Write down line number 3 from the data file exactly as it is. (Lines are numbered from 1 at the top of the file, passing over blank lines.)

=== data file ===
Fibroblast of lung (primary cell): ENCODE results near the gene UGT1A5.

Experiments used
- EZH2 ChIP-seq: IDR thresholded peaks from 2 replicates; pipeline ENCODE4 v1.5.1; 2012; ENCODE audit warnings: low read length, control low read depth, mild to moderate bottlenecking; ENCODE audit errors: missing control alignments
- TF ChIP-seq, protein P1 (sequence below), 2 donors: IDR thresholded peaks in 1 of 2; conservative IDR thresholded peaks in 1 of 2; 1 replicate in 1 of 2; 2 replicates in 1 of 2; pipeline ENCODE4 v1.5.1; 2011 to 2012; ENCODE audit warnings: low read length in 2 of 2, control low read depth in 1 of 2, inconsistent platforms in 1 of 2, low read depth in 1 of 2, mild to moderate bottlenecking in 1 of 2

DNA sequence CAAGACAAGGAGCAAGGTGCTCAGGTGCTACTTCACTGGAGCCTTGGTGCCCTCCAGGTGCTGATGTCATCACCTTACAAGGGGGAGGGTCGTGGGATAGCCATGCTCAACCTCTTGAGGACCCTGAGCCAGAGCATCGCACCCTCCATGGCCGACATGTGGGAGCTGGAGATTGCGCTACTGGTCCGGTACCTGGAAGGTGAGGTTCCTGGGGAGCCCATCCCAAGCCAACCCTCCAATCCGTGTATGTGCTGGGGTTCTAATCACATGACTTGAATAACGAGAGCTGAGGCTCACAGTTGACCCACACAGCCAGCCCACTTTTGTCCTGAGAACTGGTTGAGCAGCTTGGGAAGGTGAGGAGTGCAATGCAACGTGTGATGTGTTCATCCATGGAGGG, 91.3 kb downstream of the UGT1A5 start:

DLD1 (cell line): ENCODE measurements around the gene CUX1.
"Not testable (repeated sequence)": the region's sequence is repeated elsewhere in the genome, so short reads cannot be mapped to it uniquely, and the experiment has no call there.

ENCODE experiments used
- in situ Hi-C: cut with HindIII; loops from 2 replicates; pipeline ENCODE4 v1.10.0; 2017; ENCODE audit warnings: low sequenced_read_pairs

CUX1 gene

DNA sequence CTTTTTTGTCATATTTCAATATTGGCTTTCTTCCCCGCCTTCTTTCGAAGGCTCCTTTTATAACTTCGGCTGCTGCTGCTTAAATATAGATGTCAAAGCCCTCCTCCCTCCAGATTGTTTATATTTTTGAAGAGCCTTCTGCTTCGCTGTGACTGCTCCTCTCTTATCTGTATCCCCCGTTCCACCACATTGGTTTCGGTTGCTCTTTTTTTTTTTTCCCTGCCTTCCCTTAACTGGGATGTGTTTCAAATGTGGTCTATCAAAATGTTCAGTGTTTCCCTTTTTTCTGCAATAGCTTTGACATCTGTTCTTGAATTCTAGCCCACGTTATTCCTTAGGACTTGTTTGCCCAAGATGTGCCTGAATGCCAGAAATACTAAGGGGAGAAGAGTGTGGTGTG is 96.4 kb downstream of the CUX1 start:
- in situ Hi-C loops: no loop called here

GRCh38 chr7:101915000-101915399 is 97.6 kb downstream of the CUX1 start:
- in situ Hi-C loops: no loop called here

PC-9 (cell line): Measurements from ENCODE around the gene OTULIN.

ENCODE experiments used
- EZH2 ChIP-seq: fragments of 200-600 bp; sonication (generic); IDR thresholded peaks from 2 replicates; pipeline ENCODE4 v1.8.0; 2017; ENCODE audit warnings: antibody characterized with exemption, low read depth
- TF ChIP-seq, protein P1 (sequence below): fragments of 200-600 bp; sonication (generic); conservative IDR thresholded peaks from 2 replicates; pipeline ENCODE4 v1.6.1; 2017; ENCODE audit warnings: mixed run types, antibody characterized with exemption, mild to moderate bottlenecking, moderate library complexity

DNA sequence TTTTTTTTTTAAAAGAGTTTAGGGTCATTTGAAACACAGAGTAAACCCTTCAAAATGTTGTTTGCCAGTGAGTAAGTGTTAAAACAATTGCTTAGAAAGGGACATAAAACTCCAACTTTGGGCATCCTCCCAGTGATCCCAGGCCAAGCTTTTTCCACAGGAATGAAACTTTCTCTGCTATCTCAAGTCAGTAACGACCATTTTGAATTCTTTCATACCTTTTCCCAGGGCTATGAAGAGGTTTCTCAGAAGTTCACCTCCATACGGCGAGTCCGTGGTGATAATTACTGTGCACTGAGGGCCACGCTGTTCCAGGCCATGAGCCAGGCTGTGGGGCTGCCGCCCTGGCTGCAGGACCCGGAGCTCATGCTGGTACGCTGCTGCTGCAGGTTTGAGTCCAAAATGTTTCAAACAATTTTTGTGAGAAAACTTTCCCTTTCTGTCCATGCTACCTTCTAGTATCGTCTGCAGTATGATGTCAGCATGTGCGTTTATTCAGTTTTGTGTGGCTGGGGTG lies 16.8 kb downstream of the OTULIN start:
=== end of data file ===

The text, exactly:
- EZH2 ChIP-seq: IDR thresholded peaks from 2 replicates; pipeline ENCODE4 v1.5.1; 2012; ENCODE audit warnings: low read length, control low read depth, mild to moderate bottlenecking; ENCODE audit errors: missing control alignments